In this project, the investigators propose to study the pathophysiology of mitochondrial long-chain fatty acid ?-oxidation (FAO) disorders. Patients with a FAO disorder can present with fasting-induced hypoglycemia, cardiomyopathy, heart beat disorders, sudden infant death, myopathy and (exercise-induced) rhabdomyolysis. Current therapeutic interventions need to be improved, but development of novel therapies is hampered by limited insight into pathophysiological mechanisms as well as small patient groups and insufficiently developed animal models. Therefore the overall objective of this proposal is to increase our knowledge of the pathophysiology of FAO disorders by studying newly identified molecular mechanisms and metabolic pathways that contribute to the different disease presentations using well-established mouse and cell models. The investigators hypothesize that perturbations in metabolic signaling pathways and the resulting impaired protein homeostasis play crucial roles in the pathophysiology of FAO disorders and that peroxisomal metabolism is an important alternative pathway for fatty acid degradation when mitochondrial FAO is defective. They will test this hypothesis by addressing two specific aims.
In AIM 1, the investigators will study the molecular mechanisms underlying perturbed protein homeostasis in a well-established mouse model for mitochondrial FAO disorders. For this they will determine the dynamics of metabolic signaling during fasting in liver, heart and skeletal muscle and will quantify metabolic fluxes in protein synthesis and degradation. They will use a specific therapeutic diet to assess whether the depletion of tricarboxylic acid cycle intermediates that results from impaired protein mobilization can be delayed.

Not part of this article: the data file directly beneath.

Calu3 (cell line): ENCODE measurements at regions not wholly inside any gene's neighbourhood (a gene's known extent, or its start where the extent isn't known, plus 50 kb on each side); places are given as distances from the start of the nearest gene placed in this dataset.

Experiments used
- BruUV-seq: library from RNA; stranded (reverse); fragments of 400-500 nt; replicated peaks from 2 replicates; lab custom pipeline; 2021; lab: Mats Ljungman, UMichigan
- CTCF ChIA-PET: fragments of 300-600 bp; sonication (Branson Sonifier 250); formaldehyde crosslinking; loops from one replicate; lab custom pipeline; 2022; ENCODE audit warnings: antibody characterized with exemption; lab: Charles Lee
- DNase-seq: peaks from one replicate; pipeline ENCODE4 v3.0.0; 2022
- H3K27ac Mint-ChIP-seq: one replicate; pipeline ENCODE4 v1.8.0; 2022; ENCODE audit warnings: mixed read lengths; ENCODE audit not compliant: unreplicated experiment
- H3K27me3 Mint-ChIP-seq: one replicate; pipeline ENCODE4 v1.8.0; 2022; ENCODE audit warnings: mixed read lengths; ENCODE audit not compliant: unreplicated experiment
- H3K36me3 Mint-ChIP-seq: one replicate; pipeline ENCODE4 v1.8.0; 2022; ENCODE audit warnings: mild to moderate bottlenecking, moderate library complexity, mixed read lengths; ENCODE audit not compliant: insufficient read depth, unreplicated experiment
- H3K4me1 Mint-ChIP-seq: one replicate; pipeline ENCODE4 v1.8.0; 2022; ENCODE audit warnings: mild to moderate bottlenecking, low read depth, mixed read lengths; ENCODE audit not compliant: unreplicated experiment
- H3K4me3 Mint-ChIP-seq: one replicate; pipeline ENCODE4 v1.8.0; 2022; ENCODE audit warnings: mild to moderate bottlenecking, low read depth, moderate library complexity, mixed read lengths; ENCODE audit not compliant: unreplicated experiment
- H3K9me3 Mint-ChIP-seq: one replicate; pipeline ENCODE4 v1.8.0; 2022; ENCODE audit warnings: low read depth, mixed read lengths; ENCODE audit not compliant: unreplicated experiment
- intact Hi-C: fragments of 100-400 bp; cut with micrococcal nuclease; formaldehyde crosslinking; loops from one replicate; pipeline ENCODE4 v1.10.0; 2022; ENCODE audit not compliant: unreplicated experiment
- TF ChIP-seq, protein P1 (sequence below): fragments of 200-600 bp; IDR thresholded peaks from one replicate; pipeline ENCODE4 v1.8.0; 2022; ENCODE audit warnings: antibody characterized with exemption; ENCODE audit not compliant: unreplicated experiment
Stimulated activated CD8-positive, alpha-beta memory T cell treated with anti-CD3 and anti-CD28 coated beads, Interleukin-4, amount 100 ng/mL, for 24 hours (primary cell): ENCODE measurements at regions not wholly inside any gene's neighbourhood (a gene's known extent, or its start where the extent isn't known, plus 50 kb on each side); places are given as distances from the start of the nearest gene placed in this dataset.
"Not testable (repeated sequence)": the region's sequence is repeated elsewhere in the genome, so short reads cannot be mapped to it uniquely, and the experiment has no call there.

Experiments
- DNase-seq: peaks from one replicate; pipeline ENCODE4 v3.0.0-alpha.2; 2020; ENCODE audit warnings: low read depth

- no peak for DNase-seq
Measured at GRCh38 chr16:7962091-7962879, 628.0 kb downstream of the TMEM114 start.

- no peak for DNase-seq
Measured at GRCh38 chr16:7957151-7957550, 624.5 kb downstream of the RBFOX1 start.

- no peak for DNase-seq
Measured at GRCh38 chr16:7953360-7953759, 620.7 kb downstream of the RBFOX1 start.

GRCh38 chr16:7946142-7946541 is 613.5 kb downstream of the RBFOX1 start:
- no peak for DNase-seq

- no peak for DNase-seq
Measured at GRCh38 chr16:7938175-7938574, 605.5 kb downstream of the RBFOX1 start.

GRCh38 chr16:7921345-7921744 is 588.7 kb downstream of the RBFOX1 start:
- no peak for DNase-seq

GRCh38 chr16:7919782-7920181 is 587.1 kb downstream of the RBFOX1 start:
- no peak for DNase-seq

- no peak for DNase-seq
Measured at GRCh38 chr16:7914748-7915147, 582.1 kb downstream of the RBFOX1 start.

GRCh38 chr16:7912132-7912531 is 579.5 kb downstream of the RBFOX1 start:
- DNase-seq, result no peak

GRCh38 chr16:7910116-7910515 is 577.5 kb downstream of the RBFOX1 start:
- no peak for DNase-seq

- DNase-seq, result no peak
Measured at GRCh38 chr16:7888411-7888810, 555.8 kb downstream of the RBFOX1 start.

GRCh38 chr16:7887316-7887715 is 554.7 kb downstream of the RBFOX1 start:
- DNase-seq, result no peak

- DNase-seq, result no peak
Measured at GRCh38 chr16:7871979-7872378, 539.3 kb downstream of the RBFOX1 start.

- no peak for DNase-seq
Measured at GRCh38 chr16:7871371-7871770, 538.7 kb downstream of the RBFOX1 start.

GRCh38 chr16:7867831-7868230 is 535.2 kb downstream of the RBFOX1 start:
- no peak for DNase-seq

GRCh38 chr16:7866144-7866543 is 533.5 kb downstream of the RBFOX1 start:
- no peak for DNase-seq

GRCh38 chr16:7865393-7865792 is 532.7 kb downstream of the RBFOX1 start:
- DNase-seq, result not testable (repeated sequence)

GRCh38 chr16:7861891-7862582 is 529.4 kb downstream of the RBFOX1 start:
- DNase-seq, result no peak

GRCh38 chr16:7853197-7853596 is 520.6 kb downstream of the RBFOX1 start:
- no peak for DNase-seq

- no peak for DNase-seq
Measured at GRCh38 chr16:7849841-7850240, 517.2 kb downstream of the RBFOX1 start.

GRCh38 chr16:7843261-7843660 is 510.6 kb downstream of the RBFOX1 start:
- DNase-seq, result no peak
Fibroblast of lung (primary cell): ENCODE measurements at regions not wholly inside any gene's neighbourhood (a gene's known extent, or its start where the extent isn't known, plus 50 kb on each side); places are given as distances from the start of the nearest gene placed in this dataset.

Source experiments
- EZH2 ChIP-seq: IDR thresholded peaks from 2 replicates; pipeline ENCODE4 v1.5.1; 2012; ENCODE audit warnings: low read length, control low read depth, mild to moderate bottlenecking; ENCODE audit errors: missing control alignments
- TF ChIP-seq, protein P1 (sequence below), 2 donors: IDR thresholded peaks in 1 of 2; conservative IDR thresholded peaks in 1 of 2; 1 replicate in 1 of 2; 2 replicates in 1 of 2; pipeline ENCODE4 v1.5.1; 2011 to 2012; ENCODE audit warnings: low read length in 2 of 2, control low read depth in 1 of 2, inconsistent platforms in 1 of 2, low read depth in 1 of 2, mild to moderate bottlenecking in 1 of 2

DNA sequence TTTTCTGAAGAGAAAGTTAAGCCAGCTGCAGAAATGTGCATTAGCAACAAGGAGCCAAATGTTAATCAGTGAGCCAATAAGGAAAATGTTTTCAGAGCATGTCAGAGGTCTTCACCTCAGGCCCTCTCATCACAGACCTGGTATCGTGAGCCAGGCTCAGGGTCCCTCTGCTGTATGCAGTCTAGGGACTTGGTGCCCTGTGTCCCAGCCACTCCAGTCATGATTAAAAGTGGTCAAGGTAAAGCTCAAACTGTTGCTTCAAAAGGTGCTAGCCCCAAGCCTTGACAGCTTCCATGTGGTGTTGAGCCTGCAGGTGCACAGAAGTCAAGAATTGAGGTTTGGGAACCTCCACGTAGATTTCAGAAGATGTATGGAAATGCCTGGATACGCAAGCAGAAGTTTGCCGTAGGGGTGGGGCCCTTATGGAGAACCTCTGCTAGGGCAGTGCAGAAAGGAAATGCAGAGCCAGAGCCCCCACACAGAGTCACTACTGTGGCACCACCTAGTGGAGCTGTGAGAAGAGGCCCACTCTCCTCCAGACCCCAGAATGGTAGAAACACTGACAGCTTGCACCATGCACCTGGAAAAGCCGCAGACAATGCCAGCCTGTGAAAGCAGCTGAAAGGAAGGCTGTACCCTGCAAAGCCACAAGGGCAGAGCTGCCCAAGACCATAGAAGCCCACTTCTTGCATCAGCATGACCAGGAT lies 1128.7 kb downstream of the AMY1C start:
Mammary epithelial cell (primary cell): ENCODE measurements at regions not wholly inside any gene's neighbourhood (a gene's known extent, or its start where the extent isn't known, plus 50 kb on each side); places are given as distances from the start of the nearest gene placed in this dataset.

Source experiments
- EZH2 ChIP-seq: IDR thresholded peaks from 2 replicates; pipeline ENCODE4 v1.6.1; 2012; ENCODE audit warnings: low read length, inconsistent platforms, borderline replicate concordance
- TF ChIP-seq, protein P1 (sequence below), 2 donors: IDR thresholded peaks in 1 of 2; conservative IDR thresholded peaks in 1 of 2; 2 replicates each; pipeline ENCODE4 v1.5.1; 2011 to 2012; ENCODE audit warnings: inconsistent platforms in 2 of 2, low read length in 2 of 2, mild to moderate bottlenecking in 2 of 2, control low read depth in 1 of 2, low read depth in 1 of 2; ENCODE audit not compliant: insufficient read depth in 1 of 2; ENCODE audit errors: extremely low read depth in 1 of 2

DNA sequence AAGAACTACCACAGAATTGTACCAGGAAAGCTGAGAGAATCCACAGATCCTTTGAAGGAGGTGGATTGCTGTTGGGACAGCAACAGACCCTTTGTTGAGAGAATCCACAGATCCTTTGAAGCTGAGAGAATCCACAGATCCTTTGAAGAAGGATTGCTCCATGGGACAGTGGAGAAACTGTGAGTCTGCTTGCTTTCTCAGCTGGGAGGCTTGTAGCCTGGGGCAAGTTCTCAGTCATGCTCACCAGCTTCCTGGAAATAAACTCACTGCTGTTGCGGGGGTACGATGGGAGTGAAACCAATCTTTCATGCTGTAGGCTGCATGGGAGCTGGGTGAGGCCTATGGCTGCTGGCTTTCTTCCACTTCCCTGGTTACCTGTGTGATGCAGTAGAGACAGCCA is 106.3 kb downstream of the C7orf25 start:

In AIM 2, the investigators will study peroxisomal metabolic pathways that are alternatives for fatty acid degradation when mitochondrial FAO is defective. Using genome editing technique in a cell line, they will elucidate the molecular players participating in one of these alternative pathways. They will also assess the physiological importance of these peroxisomal pathways by studying the biochemical and clinical features of a unique mouse model with a combined defect in mitochondrial FAO and peroxisomal ?-oxidation. Combined these two aims will yield not only the much needed refined mechanisms, but also novel pathophysiological insights in FAO disorders and thus novel potential targets for treatment of these diseases.
Mitochondrial fatty acid oxidation disorders are a group of inborn errors of metabolism caused by defective fat degradation. Although these disorders have been included in newborn screening programs, current treatment options are insufficient to prevent all symptoms. Studying these disorders in animal and cell models is important to learn more about disease mechanisms and can help to develop new treatments.